Block Out Writer’s Block Write Your Book to the End

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Block Out Writer’s Block: Write Your Book to The End

The number of writers who start a book in November far exceeds the number of writers who finish the book they started. Honestly, this is true for every month, but especially true now because the excitement of taking part of National Novel Writers Month often isn’t quite enough to work to the end of the book. But you can’t sell what you don’t finish, so it’s important to push through those roadblocks that stand in the way of the finish line.

Writer’s Block

One of the biggest challenges to writing your book to the end is writer’s block. When writer’s block hits, it’s easy to feel completely helpless. You know you want to keep writing, but you simply cannot seem to produce, move forward, or gain any kind of traction on the story. Writer’s block in some form or other happens to most writers. But the kind of writer’s block that hits in the middle of a book often grows out of weaknesses in preparation before beginning the writing. And this is especially true when it comes to characterization.

Writer's BlockWriters who write “by the seat of their pants” sometimes jump into a book with only a vague understanding of the characters in the book. They figure they’ll get to know them as the story unfolds, just as you get to know the people around you through the things they do and say.

Sometimes this works, but novels can be filled with people, and trying to get your writing creativity to build so many people on the fly can result in blank spots where you simply don’t know what that character would do in a given situation. Or you may begin to disbelieve in a character if you’ve been assigning them actions for the sake of the plot instead of the actions coming out of who the characters are and what they want.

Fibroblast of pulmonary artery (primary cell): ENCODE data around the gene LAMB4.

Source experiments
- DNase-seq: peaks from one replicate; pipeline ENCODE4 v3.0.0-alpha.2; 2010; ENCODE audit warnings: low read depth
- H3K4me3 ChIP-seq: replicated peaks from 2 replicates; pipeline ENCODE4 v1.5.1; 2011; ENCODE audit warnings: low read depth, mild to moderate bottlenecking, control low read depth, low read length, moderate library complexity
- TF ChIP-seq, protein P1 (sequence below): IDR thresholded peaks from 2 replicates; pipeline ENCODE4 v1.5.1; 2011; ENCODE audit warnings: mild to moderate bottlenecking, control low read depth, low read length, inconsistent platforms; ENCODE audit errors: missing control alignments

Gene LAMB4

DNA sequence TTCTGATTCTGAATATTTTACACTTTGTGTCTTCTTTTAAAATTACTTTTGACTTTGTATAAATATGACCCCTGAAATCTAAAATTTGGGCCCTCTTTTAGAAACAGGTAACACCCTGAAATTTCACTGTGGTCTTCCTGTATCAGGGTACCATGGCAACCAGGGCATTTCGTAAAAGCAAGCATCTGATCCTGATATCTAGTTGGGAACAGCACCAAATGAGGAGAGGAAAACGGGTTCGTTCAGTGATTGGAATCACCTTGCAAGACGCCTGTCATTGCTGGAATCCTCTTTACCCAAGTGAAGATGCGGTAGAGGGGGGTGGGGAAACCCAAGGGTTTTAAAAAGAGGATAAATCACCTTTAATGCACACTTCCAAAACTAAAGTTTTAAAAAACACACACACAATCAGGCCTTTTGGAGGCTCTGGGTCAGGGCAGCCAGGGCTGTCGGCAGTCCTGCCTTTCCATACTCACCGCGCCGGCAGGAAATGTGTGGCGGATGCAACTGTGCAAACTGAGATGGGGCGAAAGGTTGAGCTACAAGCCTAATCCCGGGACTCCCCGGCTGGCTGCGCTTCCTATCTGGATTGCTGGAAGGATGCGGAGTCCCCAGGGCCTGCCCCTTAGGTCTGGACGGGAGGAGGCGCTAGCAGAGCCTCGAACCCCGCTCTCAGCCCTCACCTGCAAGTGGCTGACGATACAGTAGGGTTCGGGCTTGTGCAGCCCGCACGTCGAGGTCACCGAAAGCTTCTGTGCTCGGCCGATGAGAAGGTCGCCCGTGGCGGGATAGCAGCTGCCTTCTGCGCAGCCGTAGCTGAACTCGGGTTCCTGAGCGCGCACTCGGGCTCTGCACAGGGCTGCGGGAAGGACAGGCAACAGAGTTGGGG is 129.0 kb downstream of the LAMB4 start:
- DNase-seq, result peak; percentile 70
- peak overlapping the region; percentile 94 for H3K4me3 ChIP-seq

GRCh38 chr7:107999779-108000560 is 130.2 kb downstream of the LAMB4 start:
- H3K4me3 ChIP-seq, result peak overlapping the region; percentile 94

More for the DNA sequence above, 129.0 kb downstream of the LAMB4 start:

As a result, one excellent way to break through writer’s block is to stop writing (for a moment) and instead begin character building. I find it useful to create notebooks for my novels with sections for each person. I’ll sometimes try out writing exercises with the characters. Here are a few I find helpful:

  • Create an imaginary journal page for each character What sorts of things would they write in their journals?
  • Find photos of and/or for your characters.
  • Imagine eavesdropping on them at a restaurant or a shop. Who are they with? What kinds of conversations would they have?

These exercises may seem silly, but as I separate the characters from the story I’m trying to build, I find myself knowing these people better, and thus when I get back to my novel writing, I often find I know exactly what needs to come next.

If You Can’t Go Through, Jump Over

Movies are often filmed out of the order of the story. Actors have to work with characters even when they haven’t played the scenes that would reveal character change. Writers can do the same. If you’re stuck on a scene because you’re not sure what needs to go into it, you can jump over it and begin working on a later scene.

I’ve done this many times when a scene simply refused to jell for me. And I often discover as I write the later scenes, that the one I thought I needed was not the right scene for the story at all. I’ll end up connecting those two ends of my novel in a whole new way that is smoother and more believable. So don’t feel you must write the novel in the order you intend the scenes to be presented to the reader. Jumping over a problem may be exactly the right way to find the route through.